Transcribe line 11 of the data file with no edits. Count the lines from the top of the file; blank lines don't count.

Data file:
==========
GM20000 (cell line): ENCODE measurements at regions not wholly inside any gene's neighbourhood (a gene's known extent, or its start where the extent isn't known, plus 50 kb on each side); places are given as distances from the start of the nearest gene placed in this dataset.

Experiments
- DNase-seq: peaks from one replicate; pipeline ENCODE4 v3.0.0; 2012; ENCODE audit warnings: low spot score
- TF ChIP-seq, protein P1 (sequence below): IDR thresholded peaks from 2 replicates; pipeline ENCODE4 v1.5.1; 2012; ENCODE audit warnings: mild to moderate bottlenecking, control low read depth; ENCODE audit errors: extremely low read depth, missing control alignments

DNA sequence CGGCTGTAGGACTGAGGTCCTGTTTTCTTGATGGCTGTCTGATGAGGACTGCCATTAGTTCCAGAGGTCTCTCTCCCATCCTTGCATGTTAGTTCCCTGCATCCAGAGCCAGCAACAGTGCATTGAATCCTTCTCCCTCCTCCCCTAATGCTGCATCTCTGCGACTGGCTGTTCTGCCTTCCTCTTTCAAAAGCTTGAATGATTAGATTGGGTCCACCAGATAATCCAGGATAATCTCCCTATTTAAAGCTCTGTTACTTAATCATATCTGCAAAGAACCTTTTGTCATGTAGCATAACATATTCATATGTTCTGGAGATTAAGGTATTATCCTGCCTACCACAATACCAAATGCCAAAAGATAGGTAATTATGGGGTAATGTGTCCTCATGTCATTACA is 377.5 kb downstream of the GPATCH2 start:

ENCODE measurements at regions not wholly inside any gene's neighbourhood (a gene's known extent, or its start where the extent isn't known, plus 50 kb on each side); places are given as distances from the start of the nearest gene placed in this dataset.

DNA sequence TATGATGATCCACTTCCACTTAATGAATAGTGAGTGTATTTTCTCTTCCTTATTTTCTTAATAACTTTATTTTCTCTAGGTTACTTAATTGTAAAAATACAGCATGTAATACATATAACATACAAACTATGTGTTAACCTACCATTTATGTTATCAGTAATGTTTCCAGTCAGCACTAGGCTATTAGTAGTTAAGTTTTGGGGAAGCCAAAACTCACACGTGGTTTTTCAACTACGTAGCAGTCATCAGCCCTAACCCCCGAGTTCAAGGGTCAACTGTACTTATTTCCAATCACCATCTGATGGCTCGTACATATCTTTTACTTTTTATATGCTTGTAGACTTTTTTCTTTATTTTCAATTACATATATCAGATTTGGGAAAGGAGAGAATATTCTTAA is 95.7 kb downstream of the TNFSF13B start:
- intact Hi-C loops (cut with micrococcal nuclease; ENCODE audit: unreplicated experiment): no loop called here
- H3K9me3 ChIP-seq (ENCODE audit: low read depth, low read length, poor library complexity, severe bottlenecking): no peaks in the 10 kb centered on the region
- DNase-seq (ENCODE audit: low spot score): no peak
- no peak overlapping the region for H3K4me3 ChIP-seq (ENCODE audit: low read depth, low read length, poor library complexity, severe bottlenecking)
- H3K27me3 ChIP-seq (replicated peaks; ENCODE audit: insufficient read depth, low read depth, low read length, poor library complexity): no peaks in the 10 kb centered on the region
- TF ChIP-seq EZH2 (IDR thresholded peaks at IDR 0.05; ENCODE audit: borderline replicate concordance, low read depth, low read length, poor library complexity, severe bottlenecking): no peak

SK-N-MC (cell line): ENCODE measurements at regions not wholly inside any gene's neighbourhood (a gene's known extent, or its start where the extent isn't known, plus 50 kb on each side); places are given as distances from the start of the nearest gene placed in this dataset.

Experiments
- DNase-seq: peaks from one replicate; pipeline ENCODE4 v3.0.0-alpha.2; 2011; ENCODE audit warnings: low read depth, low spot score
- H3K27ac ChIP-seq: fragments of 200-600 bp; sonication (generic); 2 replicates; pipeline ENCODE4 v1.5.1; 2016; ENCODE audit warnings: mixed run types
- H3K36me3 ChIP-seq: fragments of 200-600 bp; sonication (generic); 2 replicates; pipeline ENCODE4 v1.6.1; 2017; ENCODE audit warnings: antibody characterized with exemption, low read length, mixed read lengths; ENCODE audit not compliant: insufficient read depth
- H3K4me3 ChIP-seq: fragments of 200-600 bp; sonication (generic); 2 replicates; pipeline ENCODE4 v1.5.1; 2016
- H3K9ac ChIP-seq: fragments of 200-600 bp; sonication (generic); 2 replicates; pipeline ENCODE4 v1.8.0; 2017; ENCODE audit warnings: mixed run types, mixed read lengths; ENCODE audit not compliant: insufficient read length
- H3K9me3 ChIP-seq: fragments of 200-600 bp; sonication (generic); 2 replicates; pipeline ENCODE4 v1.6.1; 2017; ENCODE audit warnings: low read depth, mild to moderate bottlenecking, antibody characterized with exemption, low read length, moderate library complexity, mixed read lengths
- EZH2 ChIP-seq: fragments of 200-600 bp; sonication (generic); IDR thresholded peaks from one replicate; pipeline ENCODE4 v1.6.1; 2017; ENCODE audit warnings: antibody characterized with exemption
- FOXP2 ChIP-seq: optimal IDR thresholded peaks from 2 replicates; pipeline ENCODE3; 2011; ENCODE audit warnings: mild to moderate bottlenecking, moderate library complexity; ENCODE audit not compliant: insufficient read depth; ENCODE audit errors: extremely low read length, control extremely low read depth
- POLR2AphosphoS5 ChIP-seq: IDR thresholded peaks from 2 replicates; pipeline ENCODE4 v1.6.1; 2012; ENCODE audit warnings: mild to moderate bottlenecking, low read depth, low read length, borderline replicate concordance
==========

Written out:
- no peak overlapping the region for H3K4me3 ChIP-seq (ENCODE audit: low read depth, low read length, poor library complexity, severe bottlenecking)